As we saw in the previous blog post, the visual and verbal language of your brand’s identity plays a major role in how successful it will be. But have you though about what will make a consumer choose your brand over your competitor’s? What will be the differentiating factor in making sure that your brand ends up in their shopping trolley? In this post I will be taking a look at brand differentiation and brand positioning, making use of Converse as an example to illustrate why it is important for your brand.
Brand differentiation is that which sets a brand apart from its competitors; it “is the means by which your brand is set apart from the competition, by associating a superior performing aspect of your brand with multiple customer benefits.” (Carter, 2014)
A brand`s positioning is “the place in the consumers mind that you want your brand to own. It is the benefit you want your consumer to perceive when they think of your brand. A strong brand position means that the brand has a unique, credible and sustainable position in the mind of the consumer.” (Dias, 2010)
These two are not mutually exclusive however, and can be use interchangeably. When a difference in a brand is clear and visible to the consumer, it is also in a better position to be the final choice of the consumer. It is important for a brand to differentiate itself in order to be part of the purchasing process, where a brand first needs to get its foot in the door by being part of the selection set. The selection set is a consumer’s natural instinct to group certain things of the same classification together. For example – brands I would like to buy, a brand I have no interest in, brands I do not know.
If we use comfortable and athletic shoes as an example, a consumer might say (subconsciously): “I have R 1 000.00 to spend on shoes and I need a new pair of sneakers. In my price range, I can buy Levi’s, Converse or Tomy. Nikes and Adidas are a bit too pricey, but I want the best quality I can afford so I will not buy Pep store brand sneakers. I do not like the Reebok brand and anything else is just not how would like to portray myself. I want to be stylish and show who I am.” As a brand, you need to be one of those products in the initial selection set in order to have a chance to be the final choice. If you do not make the first cut, you have lost out on a valuable opportunity.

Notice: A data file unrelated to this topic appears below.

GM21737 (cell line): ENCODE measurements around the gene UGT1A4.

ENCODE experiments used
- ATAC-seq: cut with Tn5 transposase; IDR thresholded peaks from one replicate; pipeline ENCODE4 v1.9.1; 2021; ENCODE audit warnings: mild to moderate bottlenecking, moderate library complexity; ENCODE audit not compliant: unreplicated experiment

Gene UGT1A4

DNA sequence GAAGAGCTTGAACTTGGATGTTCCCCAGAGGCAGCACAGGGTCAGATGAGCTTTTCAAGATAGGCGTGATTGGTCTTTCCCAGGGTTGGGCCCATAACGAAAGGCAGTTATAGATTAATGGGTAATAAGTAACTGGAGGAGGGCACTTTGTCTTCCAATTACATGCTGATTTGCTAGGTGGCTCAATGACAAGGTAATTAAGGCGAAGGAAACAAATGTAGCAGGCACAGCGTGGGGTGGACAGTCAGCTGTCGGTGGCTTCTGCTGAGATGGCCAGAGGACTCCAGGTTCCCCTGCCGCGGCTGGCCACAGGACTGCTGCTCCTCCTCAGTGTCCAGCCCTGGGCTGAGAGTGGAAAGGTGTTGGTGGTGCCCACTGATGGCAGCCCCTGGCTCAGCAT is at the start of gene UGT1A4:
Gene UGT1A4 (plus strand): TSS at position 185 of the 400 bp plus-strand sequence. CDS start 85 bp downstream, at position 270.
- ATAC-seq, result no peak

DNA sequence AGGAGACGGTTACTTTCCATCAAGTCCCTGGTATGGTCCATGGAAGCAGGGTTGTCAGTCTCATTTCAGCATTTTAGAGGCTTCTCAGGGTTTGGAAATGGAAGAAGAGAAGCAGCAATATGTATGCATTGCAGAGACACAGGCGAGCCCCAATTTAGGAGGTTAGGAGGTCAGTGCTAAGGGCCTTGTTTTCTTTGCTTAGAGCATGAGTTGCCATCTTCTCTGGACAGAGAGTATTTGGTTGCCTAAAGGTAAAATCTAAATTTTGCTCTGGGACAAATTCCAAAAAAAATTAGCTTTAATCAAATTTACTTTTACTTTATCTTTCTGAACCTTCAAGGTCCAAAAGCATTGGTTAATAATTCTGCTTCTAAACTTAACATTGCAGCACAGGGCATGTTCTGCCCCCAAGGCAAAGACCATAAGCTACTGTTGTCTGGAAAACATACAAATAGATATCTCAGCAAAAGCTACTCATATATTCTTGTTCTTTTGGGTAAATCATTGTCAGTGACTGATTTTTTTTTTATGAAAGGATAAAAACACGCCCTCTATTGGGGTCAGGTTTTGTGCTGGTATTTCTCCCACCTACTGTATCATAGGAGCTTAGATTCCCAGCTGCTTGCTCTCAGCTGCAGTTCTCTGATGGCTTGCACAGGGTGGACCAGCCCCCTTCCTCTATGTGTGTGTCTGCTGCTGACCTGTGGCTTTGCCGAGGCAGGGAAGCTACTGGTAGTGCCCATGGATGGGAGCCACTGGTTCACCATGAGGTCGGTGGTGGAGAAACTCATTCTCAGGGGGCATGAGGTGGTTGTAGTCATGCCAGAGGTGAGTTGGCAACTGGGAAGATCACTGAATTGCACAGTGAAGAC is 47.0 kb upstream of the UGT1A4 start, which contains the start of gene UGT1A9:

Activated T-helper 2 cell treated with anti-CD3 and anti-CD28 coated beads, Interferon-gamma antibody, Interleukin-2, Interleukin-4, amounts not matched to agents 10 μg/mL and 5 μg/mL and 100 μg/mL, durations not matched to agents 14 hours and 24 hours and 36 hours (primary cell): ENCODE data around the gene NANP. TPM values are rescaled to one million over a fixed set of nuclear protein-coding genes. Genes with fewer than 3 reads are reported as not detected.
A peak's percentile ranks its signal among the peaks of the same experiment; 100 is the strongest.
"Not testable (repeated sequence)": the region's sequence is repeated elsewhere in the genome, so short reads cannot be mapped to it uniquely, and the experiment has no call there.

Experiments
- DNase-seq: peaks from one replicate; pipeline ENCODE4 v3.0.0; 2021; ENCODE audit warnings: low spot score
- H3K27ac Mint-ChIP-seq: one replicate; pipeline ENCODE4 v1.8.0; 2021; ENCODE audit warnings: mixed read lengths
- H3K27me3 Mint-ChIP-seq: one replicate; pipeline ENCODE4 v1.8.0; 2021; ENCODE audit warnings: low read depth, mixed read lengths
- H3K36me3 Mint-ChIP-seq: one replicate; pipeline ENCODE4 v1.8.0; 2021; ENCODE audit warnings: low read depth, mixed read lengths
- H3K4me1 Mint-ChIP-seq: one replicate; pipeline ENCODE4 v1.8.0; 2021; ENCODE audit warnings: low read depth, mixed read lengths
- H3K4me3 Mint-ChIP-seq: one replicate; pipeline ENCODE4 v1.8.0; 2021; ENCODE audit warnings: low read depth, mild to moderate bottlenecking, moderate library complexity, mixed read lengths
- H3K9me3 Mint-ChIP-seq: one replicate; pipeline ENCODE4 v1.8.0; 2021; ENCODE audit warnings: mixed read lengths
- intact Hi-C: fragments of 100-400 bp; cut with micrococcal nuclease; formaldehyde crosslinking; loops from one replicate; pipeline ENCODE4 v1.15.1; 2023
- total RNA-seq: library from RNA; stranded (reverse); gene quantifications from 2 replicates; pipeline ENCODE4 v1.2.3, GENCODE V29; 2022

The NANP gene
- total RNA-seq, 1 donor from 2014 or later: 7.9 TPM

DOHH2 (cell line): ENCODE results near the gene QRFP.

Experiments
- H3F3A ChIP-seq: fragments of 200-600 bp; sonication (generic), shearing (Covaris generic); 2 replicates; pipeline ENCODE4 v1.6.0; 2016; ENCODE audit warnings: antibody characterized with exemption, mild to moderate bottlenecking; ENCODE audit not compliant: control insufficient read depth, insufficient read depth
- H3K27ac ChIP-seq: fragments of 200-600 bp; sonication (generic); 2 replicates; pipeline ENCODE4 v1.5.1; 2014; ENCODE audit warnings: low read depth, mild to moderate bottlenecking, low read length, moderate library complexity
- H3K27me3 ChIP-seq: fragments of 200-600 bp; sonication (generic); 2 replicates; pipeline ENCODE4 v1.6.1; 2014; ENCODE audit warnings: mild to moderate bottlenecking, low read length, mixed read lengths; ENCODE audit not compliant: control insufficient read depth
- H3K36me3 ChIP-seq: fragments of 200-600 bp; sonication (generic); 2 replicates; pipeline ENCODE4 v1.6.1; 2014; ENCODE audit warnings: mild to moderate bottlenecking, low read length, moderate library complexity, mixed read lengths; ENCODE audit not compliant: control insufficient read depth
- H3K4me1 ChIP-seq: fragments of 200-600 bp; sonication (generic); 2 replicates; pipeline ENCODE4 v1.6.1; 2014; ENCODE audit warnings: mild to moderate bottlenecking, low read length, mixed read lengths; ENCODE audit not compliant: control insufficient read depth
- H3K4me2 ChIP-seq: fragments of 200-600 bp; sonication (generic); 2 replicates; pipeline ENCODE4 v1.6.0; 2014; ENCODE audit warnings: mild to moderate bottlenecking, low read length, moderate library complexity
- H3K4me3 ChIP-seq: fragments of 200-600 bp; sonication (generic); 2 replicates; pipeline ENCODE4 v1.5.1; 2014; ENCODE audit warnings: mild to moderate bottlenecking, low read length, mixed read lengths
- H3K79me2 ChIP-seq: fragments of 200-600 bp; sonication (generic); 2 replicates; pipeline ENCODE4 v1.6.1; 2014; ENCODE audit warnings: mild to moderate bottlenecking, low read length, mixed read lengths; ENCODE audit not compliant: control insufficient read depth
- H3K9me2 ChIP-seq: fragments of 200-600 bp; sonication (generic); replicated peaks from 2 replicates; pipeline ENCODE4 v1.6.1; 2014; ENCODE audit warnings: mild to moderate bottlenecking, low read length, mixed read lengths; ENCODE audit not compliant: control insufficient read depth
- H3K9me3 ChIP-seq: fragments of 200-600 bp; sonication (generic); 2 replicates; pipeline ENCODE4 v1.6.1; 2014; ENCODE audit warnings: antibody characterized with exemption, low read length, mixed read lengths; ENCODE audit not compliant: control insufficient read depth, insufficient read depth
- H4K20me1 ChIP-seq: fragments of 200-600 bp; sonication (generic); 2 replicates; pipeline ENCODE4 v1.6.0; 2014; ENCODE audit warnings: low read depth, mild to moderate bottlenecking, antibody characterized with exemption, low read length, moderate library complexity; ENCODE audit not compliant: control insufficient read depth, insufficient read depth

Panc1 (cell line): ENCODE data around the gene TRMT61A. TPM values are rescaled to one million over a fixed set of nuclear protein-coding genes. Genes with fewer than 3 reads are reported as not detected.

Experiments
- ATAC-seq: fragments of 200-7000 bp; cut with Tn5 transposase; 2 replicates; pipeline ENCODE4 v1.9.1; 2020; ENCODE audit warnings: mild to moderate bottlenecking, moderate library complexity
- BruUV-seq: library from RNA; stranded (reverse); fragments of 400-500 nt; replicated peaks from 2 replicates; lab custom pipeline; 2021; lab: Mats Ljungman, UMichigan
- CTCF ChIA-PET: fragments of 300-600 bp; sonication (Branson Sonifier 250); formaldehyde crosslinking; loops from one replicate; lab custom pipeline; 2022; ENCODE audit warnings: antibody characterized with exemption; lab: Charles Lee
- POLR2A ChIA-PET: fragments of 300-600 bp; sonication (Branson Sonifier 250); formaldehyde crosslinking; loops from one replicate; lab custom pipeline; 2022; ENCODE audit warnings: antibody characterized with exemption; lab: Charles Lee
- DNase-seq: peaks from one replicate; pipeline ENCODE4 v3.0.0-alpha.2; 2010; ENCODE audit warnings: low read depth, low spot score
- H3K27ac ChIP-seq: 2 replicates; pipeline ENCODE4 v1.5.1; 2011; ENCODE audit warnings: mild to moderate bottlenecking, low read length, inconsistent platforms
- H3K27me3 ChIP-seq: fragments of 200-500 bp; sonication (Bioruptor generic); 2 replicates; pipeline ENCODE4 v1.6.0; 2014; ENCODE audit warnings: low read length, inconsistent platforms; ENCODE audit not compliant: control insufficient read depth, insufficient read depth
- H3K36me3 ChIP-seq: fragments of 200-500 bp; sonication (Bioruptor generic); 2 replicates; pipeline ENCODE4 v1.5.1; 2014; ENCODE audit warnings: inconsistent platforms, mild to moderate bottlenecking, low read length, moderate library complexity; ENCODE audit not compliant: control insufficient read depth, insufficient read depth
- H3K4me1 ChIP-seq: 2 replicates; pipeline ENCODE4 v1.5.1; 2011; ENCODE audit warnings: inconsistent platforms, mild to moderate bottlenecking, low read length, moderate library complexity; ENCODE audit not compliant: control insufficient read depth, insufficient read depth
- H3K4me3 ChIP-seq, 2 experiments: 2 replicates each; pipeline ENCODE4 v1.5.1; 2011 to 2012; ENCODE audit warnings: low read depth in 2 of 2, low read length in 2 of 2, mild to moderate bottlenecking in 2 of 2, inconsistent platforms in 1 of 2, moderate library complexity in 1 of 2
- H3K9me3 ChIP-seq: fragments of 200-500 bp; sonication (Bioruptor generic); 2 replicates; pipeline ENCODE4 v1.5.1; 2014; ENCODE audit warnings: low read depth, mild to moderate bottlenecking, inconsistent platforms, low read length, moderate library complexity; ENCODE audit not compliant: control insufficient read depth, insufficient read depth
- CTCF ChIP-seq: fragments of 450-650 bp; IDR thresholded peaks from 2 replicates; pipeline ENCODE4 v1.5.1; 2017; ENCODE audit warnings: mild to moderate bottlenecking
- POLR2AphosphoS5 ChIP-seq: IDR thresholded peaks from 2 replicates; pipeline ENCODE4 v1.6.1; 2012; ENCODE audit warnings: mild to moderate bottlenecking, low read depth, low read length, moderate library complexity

I will stick to this example and discuss one of the brands in the selection set, and my personal favourite everyday shoe. Converse differentiates themselves by being the alternative – they are the go-to brand to wear if you are into the alternative music and – sports scenes. Converse is the anti-Nike. They position themselves in the mind of the consumer as the rebellious, cool brand, and they do this by the musicians they endorse, the types of events they host and their marketing campaigns. They do still show a sporty, active lifestyle, but instead of motivating people to push their limits and be more active (Nike) they make a joke of running but show how fun it is to skateboard and spend time with your friends: to rather party on a Saturday night than to go jogging early on Sunday morning.
Video: Converse Commercial 2013 – Shoes are boring, wear sneakers
Converse’s competitive advantage is that Chuck Taylor All Stars are one of the most iconic shoes in modern history. Worn by music legends, they define alternative music, from grunge to punk, to electronic. If you are the target market and like alternative music, chances are that your heroes have worn them on covers of magazines and at massive shows and festivals. All Stars have a place in your heart and you are emotionally bonded to them. You want a pair in ever colour and fabric. It is as much a fashion statement as it is a proclamation of who you are and how you see yourself. More importantly – how you want others to see you.
If you are not the target market, you think they are silly, overpriced and ugly, but a true Converse fan will be one for many many years to come (while still listening to your favourite alternative bands and also working a 9 – 5 to support your family). You are the everyday, down-to-earth rebel with a love of music and a heart of gold, and your taste in shoes reflect that. The Converse marketing team made sure of this by differentiating and positioning the brand to be your first choice.
In this post we touched on brand differentiation and brand positioning and why it is so important to be different and to stand out in the minds of your customers. By differentiating and positioning your brand correctly, you become the product that ends up in the bag.
In the next post I will be taking a look at exploring the brand contact process and internal marketing
Carter, L. 2014 Brand Differentiation: 30 Ways to Differentiate Your Brand. http://www.personadesign.ie/brand-differentiation-30-ways-to-differentiate-your-brand/
Dias, L. 2010 Brand positioning with examples https://www.slideshare.net/lineldias147/brand-positioning-with-examples